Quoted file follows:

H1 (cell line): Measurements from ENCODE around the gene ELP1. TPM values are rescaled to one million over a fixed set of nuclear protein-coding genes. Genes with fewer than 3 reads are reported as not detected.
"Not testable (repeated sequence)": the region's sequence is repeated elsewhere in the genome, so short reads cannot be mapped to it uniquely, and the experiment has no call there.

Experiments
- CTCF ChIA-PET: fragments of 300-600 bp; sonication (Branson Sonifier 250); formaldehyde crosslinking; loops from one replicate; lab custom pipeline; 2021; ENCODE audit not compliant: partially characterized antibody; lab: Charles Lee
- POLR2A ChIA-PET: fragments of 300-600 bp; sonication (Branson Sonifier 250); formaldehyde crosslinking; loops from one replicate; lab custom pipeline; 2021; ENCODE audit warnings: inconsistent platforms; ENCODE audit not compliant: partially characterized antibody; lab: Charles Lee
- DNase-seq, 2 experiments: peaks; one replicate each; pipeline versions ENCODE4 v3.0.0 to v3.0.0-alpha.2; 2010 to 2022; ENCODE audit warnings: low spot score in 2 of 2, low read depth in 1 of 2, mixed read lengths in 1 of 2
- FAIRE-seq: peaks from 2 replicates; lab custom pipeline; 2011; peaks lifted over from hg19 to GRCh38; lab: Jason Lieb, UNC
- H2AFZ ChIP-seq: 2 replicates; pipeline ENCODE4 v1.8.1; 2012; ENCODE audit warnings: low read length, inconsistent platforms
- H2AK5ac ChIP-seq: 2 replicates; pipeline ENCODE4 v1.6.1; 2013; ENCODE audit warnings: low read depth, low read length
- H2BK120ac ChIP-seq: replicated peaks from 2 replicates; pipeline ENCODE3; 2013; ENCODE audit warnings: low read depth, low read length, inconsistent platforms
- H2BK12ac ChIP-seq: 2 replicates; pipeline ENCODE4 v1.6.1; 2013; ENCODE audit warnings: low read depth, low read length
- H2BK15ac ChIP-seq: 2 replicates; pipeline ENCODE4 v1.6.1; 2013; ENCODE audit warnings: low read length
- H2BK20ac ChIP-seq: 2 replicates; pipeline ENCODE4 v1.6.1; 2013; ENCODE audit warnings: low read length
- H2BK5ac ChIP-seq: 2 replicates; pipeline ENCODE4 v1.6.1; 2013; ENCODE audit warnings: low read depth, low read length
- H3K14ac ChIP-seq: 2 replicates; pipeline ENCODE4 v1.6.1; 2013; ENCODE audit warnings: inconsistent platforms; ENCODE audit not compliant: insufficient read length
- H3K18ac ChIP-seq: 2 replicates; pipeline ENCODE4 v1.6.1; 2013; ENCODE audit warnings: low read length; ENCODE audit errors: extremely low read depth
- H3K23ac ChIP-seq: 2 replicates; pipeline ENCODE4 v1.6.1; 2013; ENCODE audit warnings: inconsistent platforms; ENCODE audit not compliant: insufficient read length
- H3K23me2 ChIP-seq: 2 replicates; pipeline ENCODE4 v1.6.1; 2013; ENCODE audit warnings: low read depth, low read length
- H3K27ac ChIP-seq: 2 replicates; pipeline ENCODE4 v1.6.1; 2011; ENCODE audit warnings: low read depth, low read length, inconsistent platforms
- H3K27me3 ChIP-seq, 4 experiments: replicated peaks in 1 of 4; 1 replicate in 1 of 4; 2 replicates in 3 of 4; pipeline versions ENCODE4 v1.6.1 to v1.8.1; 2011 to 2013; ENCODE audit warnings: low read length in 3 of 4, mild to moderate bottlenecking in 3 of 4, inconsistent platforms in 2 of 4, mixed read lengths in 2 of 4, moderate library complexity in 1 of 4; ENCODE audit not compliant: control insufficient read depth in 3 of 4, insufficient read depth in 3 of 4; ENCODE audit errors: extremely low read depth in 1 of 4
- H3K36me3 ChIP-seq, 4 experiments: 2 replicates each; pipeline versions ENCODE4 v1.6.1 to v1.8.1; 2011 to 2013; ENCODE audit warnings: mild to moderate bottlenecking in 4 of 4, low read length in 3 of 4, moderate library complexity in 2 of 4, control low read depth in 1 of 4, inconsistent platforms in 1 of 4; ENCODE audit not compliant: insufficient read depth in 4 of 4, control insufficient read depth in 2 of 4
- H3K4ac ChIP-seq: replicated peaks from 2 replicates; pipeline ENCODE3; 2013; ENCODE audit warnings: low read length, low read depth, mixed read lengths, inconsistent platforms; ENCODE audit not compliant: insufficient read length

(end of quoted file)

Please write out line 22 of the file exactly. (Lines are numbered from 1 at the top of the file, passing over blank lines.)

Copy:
- H3K4ac ChIP-seq: replicated peaks from 2 replicates; pipeline ENCODE3; 2013; ENCODE audit warnings: low read length, low read depth, mixed read lengths, inconsistent platforms; ENCODE audit not compliant: insufficient read length